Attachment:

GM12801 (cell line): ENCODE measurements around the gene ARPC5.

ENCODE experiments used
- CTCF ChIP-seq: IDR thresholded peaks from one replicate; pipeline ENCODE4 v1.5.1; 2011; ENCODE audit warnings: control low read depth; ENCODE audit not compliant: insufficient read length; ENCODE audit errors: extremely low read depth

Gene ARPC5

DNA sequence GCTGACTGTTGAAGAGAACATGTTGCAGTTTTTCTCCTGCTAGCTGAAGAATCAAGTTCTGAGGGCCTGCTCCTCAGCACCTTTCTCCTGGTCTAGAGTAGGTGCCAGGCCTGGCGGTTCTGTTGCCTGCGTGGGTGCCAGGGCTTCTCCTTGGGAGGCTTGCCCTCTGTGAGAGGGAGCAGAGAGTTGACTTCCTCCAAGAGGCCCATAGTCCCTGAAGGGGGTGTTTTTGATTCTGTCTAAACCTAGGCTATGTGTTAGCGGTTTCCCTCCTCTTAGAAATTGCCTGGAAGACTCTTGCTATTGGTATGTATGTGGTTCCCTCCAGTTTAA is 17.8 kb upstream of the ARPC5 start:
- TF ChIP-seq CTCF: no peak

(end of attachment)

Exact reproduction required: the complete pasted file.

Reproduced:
GM12801 (cell line): ENCODE measurements around the gene ARPC5.

ENCODE experiments used
- CTCF ChIP-seq: IDR thresholded peaks from one replicate; pipeline ENCODE4 v1.5.1; 2011; ENCODE audit warnings: control low read depth; ENCODE audit not compliant: insufficient read length; ENCODE audit errors: extremely low read depth

Gene ARPC5

DNA sequence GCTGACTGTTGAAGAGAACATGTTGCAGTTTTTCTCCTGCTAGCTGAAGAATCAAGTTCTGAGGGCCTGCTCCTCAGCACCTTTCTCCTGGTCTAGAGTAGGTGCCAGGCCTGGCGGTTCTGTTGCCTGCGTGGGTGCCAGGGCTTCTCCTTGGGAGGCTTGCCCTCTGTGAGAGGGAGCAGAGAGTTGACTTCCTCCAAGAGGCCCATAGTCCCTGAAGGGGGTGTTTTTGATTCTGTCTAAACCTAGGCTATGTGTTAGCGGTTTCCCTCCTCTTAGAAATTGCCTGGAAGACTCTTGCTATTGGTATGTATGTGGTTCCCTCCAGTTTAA is 17.8 kb upstream of the ARPC5 start:
- TF ChIP-seq CTCF: no peak